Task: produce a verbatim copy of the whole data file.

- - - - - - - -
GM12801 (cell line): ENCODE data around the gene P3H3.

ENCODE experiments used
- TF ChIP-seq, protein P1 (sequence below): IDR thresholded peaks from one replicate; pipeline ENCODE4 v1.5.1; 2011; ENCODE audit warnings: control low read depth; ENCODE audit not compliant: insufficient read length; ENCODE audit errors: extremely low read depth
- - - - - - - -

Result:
GM12801 (cell line): ENCODE data around the gene P3H3.

ENCODE experiments used
- TF ChIP-seq, protein P1 (sequence below): IDR thresholded peaks from one replicate; pipeline ENCODE4 v1.5.1; 2011; ENCODE audit warnings: control low read depth; ENCODE audit not compliant: insufficient read length; ENCODE audit errors: extremely low read depth